FORTUNE -- In what felt like a knockdown, drag out election season, we heard plenty about the problems in Washington and improving the lives of American women. As a foreign policy professor and a woman who has worked in Washington, Anne-Marie Slaughter knows these issues all too well.
Slaughter currently teaches at Princeton, but last year, she ended a two-year term as the director of policy planning for the U.S. State Department. She was previously dean of Princeton's Woodrow Wilson School of Public and International Affairs.
Slaughter also, suddenly, reignited the perennial debate among working women this past summer after she wrote an article in The Atlantic called "Why Women Still Can't Have it All." She spoke with Fortune about leadership in Washington and why women should not blame themselves if they are struggling to balance work and family.
An edited transcript is below.
Fortune: You've been a dean and you've worked in the State Department. How do you lead differently in academia versus in the government?
Anne-Marie Slaughter: Well, my one-liner is that in academia, you're rewarded for coming up with a really big idea that has only your name on it, but in Washington, you're rewarded for cutting big ideas into little ideas and getting other people to think they thought of them. It's an old adage in Washington that you can get anything done if you don't want to take credit for it, and it is true.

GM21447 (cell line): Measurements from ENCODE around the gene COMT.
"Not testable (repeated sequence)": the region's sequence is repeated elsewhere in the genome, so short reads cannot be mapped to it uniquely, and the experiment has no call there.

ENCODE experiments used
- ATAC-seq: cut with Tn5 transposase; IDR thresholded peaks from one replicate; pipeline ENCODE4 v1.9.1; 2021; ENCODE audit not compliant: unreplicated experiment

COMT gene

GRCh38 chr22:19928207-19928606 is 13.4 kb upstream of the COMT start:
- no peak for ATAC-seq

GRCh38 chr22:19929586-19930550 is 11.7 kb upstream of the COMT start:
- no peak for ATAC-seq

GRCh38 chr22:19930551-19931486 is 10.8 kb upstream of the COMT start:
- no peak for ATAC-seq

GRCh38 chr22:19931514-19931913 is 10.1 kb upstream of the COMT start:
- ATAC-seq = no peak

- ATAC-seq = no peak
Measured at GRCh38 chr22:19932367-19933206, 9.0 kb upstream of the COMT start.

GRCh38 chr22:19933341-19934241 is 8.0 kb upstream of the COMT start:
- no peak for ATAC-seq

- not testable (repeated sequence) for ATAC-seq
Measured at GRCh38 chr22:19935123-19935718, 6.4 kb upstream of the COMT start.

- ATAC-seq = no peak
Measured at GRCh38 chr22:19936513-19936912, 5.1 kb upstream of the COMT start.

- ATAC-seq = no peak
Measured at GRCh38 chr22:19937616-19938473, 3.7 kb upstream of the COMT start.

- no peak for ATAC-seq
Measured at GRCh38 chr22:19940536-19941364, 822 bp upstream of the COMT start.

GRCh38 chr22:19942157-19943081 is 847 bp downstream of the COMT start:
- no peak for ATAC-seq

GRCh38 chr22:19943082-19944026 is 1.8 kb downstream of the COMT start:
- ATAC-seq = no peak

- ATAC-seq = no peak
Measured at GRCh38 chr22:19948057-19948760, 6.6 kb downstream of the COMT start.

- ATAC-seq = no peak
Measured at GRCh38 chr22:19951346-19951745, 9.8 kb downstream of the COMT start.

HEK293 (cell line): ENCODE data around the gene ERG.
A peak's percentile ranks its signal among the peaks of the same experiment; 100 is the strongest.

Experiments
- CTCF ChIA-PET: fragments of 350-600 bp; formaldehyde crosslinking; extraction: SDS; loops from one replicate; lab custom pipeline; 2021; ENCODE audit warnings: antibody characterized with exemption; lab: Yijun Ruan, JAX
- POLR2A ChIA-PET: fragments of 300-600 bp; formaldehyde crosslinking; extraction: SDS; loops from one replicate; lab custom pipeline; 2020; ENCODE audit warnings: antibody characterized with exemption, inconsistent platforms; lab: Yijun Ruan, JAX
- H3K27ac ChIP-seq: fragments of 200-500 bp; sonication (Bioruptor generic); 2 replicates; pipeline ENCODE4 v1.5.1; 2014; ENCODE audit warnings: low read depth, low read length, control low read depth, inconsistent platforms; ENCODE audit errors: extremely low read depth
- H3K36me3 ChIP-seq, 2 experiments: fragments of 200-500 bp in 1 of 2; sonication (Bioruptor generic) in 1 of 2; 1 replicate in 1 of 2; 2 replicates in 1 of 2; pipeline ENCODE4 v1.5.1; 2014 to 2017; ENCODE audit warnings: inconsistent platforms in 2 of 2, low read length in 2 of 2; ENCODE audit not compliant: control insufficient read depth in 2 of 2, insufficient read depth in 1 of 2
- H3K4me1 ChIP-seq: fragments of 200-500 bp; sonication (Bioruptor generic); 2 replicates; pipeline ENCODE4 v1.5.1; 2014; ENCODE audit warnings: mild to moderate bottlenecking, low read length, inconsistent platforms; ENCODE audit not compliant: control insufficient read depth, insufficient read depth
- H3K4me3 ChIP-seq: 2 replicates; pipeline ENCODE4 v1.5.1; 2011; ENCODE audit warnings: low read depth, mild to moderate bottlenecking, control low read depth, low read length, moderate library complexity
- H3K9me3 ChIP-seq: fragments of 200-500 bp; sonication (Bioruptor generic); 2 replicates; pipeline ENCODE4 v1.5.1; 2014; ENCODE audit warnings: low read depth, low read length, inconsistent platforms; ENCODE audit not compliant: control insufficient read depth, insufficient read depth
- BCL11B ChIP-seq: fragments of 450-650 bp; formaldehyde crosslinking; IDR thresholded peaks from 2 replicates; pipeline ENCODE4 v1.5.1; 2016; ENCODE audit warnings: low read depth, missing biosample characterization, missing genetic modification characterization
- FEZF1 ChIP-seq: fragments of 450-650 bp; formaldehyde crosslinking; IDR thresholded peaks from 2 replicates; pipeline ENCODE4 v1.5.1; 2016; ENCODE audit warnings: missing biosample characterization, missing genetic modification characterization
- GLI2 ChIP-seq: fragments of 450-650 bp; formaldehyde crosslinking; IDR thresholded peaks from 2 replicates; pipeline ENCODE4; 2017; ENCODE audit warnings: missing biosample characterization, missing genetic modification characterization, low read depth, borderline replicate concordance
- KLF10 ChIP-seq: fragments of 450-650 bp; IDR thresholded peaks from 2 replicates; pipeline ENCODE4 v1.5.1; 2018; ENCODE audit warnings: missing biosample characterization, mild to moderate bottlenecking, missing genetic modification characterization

But the real difference is Washington is the politics. I don't know if the politics are fiercer but they're different. I had to watch my back a lot more.
People were out to get you? More
Here's the way it goes: one group of greedy, inventive mothers cooks up a whole bunch of ways to make money off of their intricate knowledge of the system and how it operates. Some of those ways are even legal under the rules, which were cleverly manipulated ahead of time. Others were not legal, but were not punished until it became fashionable to do so. This group does its thing until MOREBing - May 10, 2010 11:10 AM ET
|Meet AOI, Apple's mysterious Irish subsidiary - updated|
|The only Fortune 500 company that's grown faster than Apple|
|Only half of all Americans invested in stocks|
|Suburban poverty soars|